How To Prepare For A Natural Birth After A Caesarean
What you need to know...
By Practical Parenting
January 30 2017
Due to the high rates of caesarean section in the western world (it’s around 28 per cent in Australia) there’s currently a push to encourage women who have previously had a caesarean birth to have a natural birth the next time. This is called VBAC (vaginal birth after caesarean) or NBAC (normal birth after caesarean).
Vaginal birth in a head-down presentation carries less risk than a caesarean section, and research shows that for most women VBAC is a safe option. Women who have had a previous caesarean should be encouraged to have a VBAC and the preparation starts soon after that first caesarean. Knowing exactly what happened during the first caesarean is the first step in the decision to have a VBAC for the next birth. Women need accurate information about what happened during their labour and birth and why they had the caesarean. This allows them
to make informed choices for a future pregnancy.
There are some things that have happened during the first caesarean, such as the cut in the uterus being extended or made in a different direction that would make it not advisable to have a natural birth with the next baby. The discussion regarding the previous caesarean and whether to have a VBAC needs to be with an experienced midwife or doctor.
The healing period
The difference in recovery after the birth is most important to consider. After a vaginal birth women are generally up and about immediately and able to care for the baby without the need for pain relief. Breastfeeding is started earlier, there is a shorter hospital stay and a significant increase in women’s satisfaction.
A caesarean is a major operation that requires more days in hospital and continuous pain medication in order to move around and care for the baby. The time after birth with the baby
is also important for bonding and after a caesarean the baby is taken to the postnatal ward while mum is stitched up and taken to recovery. After a vaginal birth, providing mother and baby are okay, they’re not separated.
What are the risks?
Before making a decision, women should be informed of the risks in having anothercaesarean. When a woman has had a previouscaesarean, the common fear that everyone talks about is the uterus rupturing where the previous cut was made, however, the chances of this happening are less than 1 in 200 (0.5 per cent). Overall, complications for a caesarean birth are higher (up to 28 per cent) than for a vaginal birth (up to 3 per cent) and include such conditions as increased blood loss, an increased likelihood of having blood clots after the operation and more wound infections.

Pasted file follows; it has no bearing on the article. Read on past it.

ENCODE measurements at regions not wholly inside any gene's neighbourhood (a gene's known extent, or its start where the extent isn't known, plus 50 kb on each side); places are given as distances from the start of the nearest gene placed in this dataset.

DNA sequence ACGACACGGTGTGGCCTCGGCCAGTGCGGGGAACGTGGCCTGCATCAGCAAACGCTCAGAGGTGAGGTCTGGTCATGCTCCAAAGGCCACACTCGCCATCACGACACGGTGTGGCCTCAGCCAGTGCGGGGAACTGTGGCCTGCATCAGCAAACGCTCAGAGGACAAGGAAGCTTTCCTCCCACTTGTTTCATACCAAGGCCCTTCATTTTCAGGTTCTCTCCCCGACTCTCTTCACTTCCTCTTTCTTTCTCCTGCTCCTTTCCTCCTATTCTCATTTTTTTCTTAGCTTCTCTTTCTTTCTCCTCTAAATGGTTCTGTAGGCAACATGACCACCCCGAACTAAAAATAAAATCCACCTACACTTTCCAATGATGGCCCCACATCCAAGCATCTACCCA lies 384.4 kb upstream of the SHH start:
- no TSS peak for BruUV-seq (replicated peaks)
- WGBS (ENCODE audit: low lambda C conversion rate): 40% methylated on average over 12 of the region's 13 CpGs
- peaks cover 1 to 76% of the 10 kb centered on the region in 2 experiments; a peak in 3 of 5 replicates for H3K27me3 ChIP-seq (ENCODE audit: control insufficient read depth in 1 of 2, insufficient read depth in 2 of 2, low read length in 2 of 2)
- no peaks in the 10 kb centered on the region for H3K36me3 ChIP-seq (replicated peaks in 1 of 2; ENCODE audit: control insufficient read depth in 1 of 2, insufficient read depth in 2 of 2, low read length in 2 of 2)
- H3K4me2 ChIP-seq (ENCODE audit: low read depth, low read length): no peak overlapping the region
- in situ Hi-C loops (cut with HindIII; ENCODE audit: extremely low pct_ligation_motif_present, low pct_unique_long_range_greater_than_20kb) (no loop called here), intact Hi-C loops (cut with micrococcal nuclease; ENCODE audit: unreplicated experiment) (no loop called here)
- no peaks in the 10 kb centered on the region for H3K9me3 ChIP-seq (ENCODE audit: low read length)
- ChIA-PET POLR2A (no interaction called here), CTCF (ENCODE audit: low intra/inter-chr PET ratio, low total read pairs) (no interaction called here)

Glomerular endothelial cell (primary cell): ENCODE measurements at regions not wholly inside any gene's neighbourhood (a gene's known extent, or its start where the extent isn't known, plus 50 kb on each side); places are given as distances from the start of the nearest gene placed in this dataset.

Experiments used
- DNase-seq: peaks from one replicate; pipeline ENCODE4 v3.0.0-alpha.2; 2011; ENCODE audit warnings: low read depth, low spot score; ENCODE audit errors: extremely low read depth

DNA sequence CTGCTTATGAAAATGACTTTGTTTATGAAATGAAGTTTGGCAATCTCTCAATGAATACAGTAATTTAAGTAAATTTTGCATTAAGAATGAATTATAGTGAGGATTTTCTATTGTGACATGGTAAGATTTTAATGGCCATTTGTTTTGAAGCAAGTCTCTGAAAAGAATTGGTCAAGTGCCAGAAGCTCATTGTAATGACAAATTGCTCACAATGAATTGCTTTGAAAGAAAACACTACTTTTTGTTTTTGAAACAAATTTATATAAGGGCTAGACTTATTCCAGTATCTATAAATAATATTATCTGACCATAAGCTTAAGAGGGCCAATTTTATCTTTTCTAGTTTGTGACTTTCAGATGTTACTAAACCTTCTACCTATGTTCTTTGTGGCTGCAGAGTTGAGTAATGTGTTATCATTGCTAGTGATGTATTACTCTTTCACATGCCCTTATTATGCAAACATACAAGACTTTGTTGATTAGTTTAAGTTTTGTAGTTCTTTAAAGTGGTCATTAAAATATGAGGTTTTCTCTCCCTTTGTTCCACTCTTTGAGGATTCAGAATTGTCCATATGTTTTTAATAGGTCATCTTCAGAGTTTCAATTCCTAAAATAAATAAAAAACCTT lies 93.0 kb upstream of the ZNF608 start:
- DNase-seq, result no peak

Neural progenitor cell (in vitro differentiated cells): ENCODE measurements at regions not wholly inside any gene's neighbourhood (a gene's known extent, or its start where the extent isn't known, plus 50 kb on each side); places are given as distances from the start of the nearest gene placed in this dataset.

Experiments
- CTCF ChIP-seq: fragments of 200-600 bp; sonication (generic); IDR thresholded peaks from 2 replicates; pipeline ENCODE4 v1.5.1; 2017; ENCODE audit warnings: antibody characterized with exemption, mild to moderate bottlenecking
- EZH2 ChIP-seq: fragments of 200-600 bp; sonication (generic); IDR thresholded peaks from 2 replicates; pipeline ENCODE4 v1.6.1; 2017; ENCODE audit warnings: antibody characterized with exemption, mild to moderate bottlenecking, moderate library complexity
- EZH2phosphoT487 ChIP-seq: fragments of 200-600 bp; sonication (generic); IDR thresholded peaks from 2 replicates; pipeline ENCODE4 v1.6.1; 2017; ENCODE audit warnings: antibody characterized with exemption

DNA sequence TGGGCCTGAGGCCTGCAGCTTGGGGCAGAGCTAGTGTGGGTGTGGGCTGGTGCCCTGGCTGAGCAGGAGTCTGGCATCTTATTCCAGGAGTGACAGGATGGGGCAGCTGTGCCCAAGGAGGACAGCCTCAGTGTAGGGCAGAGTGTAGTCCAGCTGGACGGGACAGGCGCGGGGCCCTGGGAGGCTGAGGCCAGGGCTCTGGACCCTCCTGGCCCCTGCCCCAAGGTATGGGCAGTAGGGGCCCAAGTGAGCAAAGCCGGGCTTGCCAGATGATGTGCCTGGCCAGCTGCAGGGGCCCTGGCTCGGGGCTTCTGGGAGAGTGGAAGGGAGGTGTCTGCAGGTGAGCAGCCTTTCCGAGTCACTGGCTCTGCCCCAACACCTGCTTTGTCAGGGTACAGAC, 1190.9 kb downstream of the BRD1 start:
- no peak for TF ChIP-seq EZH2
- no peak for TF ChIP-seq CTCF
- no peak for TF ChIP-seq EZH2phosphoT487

The rate of successful VBACs in Australia isn’t as high as in other countries (around 25 per cent), so once the decision to have a VBAC has been made it’s important for the woman and her partner to have good support and advice regarding VBAC. Some hospitals are not as good as others in supporting the VBAC choice and women need to ask about thecaesarean and VBAC rates.
If the hospital supplies specific VBAC information for women this is a good sign that they’re supportive. Currently in Australia, the percentage of women that achieve a vaginal birth after caesarean is around 25 per cent but in a hospital supportive of VBAC and with experienced caregivers this increases to greater than 40 per cent. One-to-one care with your own midwife is ideal for successful VBAC and many hospitals now offer this type of care, or alternatively you can look into getting your own private midwife or doula.
Duringlabour it’s important that interventions are kept to a minimum to increase the success of a VBAC. The labour will be monitored closely and if the progress seems to be slow or the baby’s heartbeat abnormal then another caesarean will probably be recommended. Induction of labour isn’t recommended for VBAC as the induction process may put extra stress on the uterus. It’s also important for the woman to feel like she has enough time and not be pressured to labour according to the hospital’s time restrictions.
Preparation is key
It’s always wise for women planning a VBAC to prepare for the possibility of another caesarean and if they do have to have another one, to be proud of themselves and the effort they have made. No matter how the birth goes it’s still the birth of a baby, and that is the miracle! Once a woman has achieved a successful VBAC, her next and subsequent births are more likely to be vaginal as well.